Attack on me is attack on black church, Rev. Wright says

Rev. Jeremiah Wright
Rev. Jeremiah Wright

.- In a Monday morning speech at the National Press Club, Rev. Jeremiah Wright, the controversial Chicago pastor who was a mentor to Democratic presidential candidate Sen. Barack Obama, called reaction to some of his sermons an “attack” on the black church. 

Wright also warned Senator Obama that he would go after the senator if he wins the presidency because he will be representing “a government whose policies grind under people.” 

Rev. Wright also spoke of the radical social change he believes God wants in the United States.  Rev. Wright asserted that God desires "a radical change in the social order that has gone sour," saying God does not want some people to see themselves as superior to others.  He also said God does not want the “powerless masses” to “stay locked into sick systems” that treat people unequally.

"God's desire is for transformation -- changed lives, changed minds, changed laws, changed social orders and changed hearts in a changed world," Rev. Wright said. "This principle of transformation is at the heart of the prophetic theology of the black church," he added.

He said the “two foci” of liberation and transformation have been “at the very core” of the black religious experience.  Both, he said, were also at the “very core” of the United Church of Christ, the denomination of which Wright’s Trinity United Church of Christ is a part.

The pastor had been criticized for what some called racist and unpatriotic comments, some of which were made years previously.  One film clip repeatedly shown on television shows Rev. Wright shouting that instead of saying “God Bless America,” some should say “God d—n America!”

Wright responded to criticisms of his past preaching, saying a hostile media had taken his comments out of context to make Obama look bad. 
 
“This is not an attack on Jeremiah Wright -- it's an attack on the black church,” he claimed, according to Cybercast News Service.

Several prominent Christians responded to Rev. Wright’s depictions of attacks on himself as attacks on the black church.

Rev. Patrick J. Mahoney, Director of the Christian Defense Coalition, said he was “absolutely stunned” by Wright’s comments.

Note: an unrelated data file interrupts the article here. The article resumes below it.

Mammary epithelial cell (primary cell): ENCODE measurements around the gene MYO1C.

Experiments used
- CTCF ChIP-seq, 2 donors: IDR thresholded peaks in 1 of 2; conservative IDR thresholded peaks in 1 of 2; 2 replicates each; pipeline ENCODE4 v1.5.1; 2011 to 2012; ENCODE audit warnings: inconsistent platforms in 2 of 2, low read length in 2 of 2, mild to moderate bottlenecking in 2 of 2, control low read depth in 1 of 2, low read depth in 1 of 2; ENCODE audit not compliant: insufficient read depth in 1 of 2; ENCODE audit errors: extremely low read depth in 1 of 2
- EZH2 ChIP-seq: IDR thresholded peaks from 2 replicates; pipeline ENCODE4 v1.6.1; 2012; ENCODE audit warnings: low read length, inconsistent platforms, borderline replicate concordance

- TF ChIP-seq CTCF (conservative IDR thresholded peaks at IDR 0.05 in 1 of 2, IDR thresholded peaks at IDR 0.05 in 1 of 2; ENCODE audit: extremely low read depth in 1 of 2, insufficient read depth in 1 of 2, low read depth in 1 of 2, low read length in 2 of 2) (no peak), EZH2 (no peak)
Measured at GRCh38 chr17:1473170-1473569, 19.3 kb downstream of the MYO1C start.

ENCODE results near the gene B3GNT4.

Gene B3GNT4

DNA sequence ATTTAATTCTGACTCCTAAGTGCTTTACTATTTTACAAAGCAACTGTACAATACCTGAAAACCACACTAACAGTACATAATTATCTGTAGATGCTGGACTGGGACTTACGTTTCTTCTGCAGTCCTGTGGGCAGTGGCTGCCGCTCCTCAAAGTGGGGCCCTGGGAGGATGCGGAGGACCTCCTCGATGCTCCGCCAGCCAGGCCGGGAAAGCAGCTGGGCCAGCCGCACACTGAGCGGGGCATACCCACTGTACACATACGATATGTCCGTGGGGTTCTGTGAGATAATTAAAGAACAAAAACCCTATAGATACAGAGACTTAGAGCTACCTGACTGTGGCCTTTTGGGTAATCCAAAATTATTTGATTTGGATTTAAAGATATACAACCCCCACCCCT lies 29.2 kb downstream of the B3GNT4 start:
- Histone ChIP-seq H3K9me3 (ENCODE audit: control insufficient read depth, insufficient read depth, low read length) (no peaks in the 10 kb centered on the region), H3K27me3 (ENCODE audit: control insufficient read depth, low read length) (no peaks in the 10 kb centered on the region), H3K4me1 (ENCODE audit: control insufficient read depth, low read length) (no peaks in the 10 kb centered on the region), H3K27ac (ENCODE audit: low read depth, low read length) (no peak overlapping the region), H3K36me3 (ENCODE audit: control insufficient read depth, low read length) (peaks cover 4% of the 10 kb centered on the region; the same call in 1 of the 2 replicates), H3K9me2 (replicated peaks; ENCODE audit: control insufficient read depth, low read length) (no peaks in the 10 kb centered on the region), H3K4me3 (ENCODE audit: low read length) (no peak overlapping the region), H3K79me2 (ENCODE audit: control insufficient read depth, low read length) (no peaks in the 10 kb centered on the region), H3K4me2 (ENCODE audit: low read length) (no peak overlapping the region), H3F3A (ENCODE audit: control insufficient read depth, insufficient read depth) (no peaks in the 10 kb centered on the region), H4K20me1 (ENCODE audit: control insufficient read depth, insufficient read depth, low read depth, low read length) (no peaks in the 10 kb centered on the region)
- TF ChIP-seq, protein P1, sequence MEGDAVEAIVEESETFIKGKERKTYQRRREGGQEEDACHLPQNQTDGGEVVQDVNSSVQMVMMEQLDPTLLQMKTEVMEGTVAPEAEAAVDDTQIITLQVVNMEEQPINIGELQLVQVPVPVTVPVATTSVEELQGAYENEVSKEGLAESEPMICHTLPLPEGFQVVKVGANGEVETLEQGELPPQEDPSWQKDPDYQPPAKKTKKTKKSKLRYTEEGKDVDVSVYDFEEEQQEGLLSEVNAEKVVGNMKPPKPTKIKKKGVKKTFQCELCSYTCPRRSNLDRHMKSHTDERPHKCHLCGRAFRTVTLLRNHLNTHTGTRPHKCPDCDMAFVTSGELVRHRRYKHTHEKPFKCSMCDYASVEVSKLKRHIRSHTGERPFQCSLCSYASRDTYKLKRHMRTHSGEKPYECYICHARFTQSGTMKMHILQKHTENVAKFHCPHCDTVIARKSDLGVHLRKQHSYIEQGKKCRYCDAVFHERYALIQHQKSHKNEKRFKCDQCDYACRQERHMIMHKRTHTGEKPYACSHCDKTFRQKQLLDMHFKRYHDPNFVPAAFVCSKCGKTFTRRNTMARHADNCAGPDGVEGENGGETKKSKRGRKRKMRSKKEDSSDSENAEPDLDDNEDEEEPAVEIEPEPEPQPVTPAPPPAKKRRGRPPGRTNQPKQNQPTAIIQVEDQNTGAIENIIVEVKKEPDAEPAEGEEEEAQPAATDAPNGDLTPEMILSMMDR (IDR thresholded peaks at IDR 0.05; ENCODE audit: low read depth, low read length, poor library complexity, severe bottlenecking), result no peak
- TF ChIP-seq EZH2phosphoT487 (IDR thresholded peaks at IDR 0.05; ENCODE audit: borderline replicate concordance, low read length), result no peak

“This is simply a transparent attempt by Rev. Wright to draw attention away from his thoughtless and bitter comments and attempt to make it about race,” Rev. Mahoney said.

"Instead of working to build a thoughtful and honest conversation on race in America, Rev. Wright has poisoned the waters by saying the criticisms against him were really an attack on the black church in America.”

Rev. Mahoney said Wright must take responsibility for his “harsh and insensitive words.”

Bishop E.W. Jackson Sr., a prominent black minister, criticized what he saw as Wright’s suggestion that he is being attacked because the media does not understand the style of black preaching. 

“Style is not the issue," Bishop Jackson said. "The problem is the substance of what Rev. Wright says, not his 'bombastic' style. Preachers from many cultural backgrounds raise their voices at times. The question is not their volume, but their values. The rub with Wright is that he's wrong, not that he's loud. Rev. Wright does not represent the Biblical Christianity of the black church, and it is presumptuous for him to suggest that he does."

In his National Press Club speech, Rev. Wright also referenced Barack Obama and his campaign for the presidency, saying that if Obama is elected president, "I'm coming after you, because you'll be representing a government whose policies grind under people.”

Wright had presided at the marriage of Senator Obama and his wife and baptized their children.  After various media reported Wright’s controversial comments, Obama distanced himself from Wright. 

Earlier this year, Rev. Wright announced that he will retire as pastor of the Trinity United Church of Christ in June.

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